As 2019 winds down and thoughts turn to Christmas and New Year celebrations for most, it’s a good opportunity to take a step back and turn a critical eye to your squash performance over the past year. In this two-part article we’re going to take a look at how you can go through and evaluate all the key areas of your game, and then consider how you can start building a plan to tackle your weaknesses head-on in 2020!
‘Appraisals’ are a common feature of many jobs, where an employee periodically sits down with a member of management to review their performance over an agreed period. This kind of analysis is also carried out in many elite sport environments, where coaching teams work through an evaluation process with the athlete to determine which areas of their performance are at the desired level, and which need additional focus and training time.
You don’t have to be an elite athlete to go through this kind of process though – whatever level you play at, taking time to periodically critically analyse your squash can be a really useful tool. As we come now toward the end of the year, this is the perfect time to undertake such an assessment.
A really useful instrument to use here is a spider chart (also sometimes known as radar charts). If you’ve not seen one before, they’re a kind of graph that vaguely resembles a spiders web. They’re an excellent tool in an evaluation procedure, as they give a good clear visual of all your strengths and weaknesses.
We’ve included a squash focused one here for you to copy and print out, with our suggested headings:
You can, of course, use your own labels instead. You might want to just use more general labels such as ‘technique’, ‘fitness’, ‘tactics’ etc, or you may want to go into more depth and break things down further with headings like ‘forehand boast’, ‘backhand volley drop’ etc, it’s entirely up to you – there are plenty of internet pages that offer the ability to create your own spider chart, with as many headings as you like.
Each of the headings on the chart then, reference your ability in that area. Think back over your on-court performance across the year, the highs and the lows, and give yourself a mark out of 10 for each of those categories. It’s important you consider what a ‘10’ is in relevance to your current level – if you’re a relative newcomer to the sport and fresh on the road of your learning journey, grading yourself on a scale where ‘10’ is an elite pro such as Ali Farag or Mohamed El Shorbagy means your graph is going to have an awful lot of extremely demoralising 1s and 2s!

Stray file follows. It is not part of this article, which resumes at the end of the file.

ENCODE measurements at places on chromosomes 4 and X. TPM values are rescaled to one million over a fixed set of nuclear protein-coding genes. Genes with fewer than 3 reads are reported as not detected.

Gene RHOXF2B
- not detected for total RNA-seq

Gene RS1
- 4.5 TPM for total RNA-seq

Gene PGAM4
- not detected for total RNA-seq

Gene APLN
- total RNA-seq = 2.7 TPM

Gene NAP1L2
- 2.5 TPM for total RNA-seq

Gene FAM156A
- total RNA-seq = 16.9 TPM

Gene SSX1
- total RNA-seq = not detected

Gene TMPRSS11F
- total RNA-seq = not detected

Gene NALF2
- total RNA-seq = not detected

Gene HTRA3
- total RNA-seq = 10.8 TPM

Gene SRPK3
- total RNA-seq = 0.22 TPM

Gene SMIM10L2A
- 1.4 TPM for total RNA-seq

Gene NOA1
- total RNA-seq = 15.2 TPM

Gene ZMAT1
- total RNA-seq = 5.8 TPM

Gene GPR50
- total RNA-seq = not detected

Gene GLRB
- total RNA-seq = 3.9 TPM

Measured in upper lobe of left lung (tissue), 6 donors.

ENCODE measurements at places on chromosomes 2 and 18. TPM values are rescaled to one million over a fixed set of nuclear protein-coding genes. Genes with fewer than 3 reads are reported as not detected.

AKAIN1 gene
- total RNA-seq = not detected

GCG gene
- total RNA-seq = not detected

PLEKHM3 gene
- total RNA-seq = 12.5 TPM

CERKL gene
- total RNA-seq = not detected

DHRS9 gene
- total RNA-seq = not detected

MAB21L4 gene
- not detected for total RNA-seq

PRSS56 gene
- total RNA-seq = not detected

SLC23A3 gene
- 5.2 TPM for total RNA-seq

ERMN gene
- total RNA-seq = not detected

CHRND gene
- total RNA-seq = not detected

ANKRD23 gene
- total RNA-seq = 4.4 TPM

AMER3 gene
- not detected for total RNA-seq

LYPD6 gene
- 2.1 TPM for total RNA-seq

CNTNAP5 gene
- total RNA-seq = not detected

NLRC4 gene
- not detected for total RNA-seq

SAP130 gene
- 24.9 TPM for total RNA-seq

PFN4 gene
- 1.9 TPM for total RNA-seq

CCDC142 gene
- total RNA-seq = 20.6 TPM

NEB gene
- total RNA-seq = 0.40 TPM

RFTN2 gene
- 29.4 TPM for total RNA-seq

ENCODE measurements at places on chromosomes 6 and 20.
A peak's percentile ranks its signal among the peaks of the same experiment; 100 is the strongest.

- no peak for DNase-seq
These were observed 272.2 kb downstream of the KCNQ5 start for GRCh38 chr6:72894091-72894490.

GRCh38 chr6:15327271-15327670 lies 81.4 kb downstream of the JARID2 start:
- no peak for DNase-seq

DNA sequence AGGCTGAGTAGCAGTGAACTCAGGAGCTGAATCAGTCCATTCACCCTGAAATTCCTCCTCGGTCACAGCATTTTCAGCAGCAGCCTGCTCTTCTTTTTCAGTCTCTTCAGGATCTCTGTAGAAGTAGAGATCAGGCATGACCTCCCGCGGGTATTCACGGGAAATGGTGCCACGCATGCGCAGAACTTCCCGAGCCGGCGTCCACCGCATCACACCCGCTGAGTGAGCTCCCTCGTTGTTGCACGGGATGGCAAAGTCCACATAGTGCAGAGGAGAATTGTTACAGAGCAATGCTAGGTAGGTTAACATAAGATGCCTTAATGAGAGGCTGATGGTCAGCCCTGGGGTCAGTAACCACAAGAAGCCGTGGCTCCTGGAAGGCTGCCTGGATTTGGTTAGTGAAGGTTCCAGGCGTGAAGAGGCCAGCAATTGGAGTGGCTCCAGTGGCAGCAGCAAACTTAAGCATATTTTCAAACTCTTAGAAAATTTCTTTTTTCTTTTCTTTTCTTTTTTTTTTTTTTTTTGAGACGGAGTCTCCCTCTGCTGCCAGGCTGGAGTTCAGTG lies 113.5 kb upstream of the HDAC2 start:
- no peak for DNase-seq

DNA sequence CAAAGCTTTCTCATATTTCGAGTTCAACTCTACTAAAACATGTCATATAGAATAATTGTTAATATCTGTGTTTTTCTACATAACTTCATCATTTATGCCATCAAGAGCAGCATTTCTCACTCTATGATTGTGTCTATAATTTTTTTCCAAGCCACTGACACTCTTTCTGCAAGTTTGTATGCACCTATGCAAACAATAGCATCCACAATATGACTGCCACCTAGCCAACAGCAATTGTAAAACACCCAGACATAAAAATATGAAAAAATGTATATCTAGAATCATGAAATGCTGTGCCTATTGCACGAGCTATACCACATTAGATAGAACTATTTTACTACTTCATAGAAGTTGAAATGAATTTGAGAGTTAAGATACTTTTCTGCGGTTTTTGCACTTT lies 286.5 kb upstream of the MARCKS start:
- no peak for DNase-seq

A better way to conceptualise a ‘10’, would be thinking of each attribute in relation to the next level up from you – so if you’re a club level novice, think about the players you see in the upper box leagues you play in, or the players you see playing for your club’s first team, and use your perspective on their abilities as the model for your 1 to 10 scale. If you’re already playing at a good club level, then you can think about your local county level players or any lower-ranked pros that might play or train at your club. Of course, if you’re playing at a pro-level already yourself, then El Shorbagy, Farag, El Welily, and all the rest of the top professional players are a perfectly relevant model!
Once you’ve done your own appraisal on an appropriate scale, the next step is to get your coach to do the same for you. If you don’t have a coach, ask one of your regular playing/training partners if they can complete the process with you instead. Give them the same blank scale as you used, and then ask them to fill it in under the same criteria. It’s a really interesting exercise to go through and compare and contrast the ratings that you give yourself, as compared to how your coach/partner grades you – merge them onto one chart and connect them with different coloured lines for easier viewing; see here for an example for fitness testing scores, the only difference being yours will have 2 different traces on there.
Once you’ve completed your spider chart, take a little time to also consider your 3 most prominent highlights of the year, and your 3 biggest disappointments. These could revolve around big matches won/lost, any particular improvement (or lack of) in any particular element, goals/targets you did or didn’t manage to stick to, tournament/league results, or anything else you consider relevant. Just make a note of these on the back of your sheet for now, as these will be referred back to later.
In part 2 we’ll take a look at how you can properly analyse your grading results, and the best way to take the next steps toward building your new year action plan!
B.Sc.(Hons), CSCS, NSCA-CPT, Dip. FTST
SquashSkills Fitness & Performance Director
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